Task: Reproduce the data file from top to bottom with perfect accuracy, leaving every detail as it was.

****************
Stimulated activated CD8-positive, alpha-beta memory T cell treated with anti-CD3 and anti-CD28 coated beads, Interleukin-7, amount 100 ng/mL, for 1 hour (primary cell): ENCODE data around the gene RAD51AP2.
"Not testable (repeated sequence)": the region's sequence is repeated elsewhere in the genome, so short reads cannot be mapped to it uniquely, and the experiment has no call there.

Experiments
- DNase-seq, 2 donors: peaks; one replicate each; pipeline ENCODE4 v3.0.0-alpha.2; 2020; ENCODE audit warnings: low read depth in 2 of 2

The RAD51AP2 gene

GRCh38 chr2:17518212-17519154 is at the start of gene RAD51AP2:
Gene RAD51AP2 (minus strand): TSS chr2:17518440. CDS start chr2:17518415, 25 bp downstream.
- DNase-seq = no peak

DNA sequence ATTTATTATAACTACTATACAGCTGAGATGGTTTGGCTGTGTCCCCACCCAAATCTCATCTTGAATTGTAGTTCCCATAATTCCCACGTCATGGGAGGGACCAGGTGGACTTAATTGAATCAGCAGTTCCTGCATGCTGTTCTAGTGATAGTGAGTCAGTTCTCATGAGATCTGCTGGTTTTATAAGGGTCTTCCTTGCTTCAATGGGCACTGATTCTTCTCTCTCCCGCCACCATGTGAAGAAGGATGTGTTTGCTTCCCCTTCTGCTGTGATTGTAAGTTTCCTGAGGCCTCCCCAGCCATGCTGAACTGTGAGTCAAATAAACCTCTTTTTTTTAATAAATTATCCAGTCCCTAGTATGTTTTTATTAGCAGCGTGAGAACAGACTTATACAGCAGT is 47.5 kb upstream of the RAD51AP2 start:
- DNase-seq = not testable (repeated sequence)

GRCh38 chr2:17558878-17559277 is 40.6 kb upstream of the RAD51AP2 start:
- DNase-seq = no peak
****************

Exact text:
Stimulated activated CD8-positive, alpha-beta memory T cell treated with anti-CD3 and anti-CD28 coated beads, Interleukin-7, amount 100 ng/mL, for 1 hour (primary cell): ENCODE data around the gene RAD51AP2.
"Not testable (repeated sequence)": the region's sequence is repeated elsewhere in the genome, so short reads cannot be mapped to it uniquely, and the experiment has no call there.

Experiments
- DNase-seq, 2 donors: peaks; one replicate each; pipeline ENCODE4 v3.0.0-alpha.2; 2020; ENCODE audit warnings: low read depth in 2 of 2

The RAD51AP2 gene

GRCh38 chr2:17518212-17519154 is at the start of gene RAD51AP2:
Gene RAD51AP2 (minus strand): TSS chr2:17518440. CDS start chr2:17518415, 25 bp downstream.
- DNase-seq = no peak

DNA sequence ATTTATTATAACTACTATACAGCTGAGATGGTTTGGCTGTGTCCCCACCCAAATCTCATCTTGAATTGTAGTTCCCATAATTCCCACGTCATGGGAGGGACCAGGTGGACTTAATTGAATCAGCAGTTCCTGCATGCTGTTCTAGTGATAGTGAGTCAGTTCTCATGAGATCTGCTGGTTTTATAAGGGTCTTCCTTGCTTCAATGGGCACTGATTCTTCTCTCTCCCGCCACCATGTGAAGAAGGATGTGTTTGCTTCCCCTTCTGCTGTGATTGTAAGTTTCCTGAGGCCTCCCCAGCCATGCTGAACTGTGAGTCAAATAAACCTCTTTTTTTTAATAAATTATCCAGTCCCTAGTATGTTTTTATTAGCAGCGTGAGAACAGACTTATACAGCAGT is 47.5 kb upstream of the RAD51AP2 start:
- DNase-seq = not testable (repeated sequence)

GRCh38 chr2:17558878-17559277 is 40.6 kb upstream of the RAD51AP2 start:
- DNase-seq = no peak